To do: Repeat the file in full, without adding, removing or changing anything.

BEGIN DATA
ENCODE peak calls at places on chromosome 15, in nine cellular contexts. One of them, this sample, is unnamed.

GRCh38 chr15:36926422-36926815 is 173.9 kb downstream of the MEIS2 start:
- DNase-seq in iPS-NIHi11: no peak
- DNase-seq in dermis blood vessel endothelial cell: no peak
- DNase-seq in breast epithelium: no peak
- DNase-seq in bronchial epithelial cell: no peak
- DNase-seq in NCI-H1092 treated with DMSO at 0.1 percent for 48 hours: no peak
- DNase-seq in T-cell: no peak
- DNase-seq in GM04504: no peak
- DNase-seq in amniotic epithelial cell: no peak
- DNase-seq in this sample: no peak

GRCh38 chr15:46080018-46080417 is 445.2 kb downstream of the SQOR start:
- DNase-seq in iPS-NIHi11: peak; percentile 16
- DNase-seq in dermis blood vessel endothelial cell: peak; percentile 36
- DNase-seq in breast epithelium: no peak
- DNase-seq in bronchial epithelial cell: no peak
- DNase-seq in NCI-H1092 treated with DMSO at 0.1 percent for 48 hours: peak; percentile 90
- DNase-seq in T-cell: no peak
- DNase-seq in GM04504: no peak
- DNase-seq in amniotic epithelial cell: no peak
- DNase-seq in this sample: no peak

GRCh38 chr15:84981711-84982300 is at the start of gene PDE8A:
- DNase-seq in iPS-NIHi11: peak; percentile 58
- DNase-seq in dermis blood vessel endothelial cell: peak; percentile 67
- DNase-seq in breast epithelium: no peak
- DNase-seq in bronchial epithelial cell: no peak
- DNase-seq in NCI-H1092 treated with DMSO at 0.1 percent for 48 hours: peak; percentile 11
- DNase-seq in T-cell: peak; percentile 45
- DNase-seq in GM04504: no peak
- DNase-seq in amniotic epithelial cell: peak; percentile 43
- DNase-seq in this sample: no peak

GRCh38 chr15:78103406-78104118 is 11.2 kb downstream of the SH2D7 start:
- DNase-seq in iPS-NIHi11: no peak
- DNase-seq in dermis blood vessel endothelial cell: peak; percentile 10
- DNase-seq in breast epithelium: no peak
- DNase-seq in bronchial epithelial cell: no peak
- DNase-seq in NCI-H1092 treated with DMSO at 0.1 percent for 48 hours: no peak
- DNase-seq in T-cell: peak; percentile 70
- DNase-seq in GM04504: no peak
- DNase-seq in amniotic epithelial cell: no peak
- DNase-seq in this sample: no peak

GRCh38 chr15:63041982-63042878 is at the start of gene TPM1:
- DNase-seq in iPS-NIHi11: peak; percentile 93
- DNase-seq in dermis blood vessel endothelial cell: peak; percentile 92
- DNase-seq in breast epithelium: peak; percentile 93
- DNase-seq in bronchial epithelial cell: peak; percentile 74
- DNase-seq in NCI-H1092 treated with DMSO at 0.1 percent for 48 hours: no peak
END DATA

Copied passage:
ENCODE peak calls at places on chromosome 15, in nine cellular contexts. One of them, this sample, is unnamed.

GRCh38 chr15:36926422-36926815 is 173.9 kb downstream of the MEIS2 start:
- DNase-seq in iPS-NIHi11: no peak
- DNase-seq in dermis blood vessel endothelial cell: no peak
- DNase-seq in breast epithelium: no peak
- DNase-seq in bronchial epithelial cell: no peak
- DNase-seq in NCI-H1092 treated with DMSO at 0.1 percent for 48 hours: no peak
- DNase-seq in T-cell: no peak
- DNase-seq in GM04504: no peak
- DNase-seq in amniotic epithelial cell: no peak
- DNase-seq in this sample: no peak

GRCh38 chr15:46080018-46080417 is 445.2 kb downstream of the SQOR start:
- DNase-seq in iPS-NIHi11: peak; percentile 16
- DNase-seq in dermis blood vessel endothelial cell: peak; percentile 36
- DNase-seq in breast epithelium: no peak
- DNase-seq in bronchial epithelial cell: no peak
- DNase-seq in NCI-H1092 treated with DMSO at 0.1 percent for 48 hours: peak; percentile 90
- DNase-seq in T-cell: no peak
- DNase-seq in GM04504: no peak
- DNase-seq in amniotic epithelial cell: no peak
- DNase-seq in this sample: no peak

GRCh38 chr15:84981711-84982300 is at the start of gene PDE8A:
- DNase-seq in iPS-NIHi11: peak; percentile 58
- DNase-seq in dermis blood vessel endothelial cell: peak; percentile 67
- DNase-seq in breast epithelium: no peak
- DNase-seq in bronchial epithelial cell: no peak
- DNase-seq in NCI-H1092 treated with DMSO at 0.1 percent for 48 hours: peak; percentile 11
- DNase-seq in T-cell: peak; percentile 45
- DNase-seq in GM04504: no peak
- DNase-seq in amniotic epithelial cell: peak; percentile 43
- DNase-seq in this sample: no peak

GRCh38 chr15:78103406-78104118 is 11.2 kb downstream of the SH2D7 start:
- DNase-seq in iPS-NIHi11: no peak
- DNase-seq in dermis blood vessel endothelial cell: peak; percentile 10
- DNase-seq in breast epithelium: no peak
- DNase-seq in bronchial epithelial cell: no peak
- DNase-seq in NCI-H1092 treated with DMSO at 0.1 percent for 48 hours: no peak
- DNase-seq in T-cell: peak; percentile 70
- DNase-seq in GM04504: no peak
- DNase-seq in amniotic epithelial cell: no peak
- DNase-seq in this sample: no peak

GRCh38 chr15:63041982-63042878 is at the start of gene TPM1:
- DNase-seq in iPS-NIHi11: peak; percentile 93
- DNase-seq in dermis blood vessel endothelial cell: peak; percentile 92
- DNase-seq in breast epithelium: peak; percentile 93
- DNase-seq in bronchial epithelial cell: peak; percentile 74
- DNase-seq in NCI-H1092 treated with DMSO at 0.1 percent for 48 hours: no peak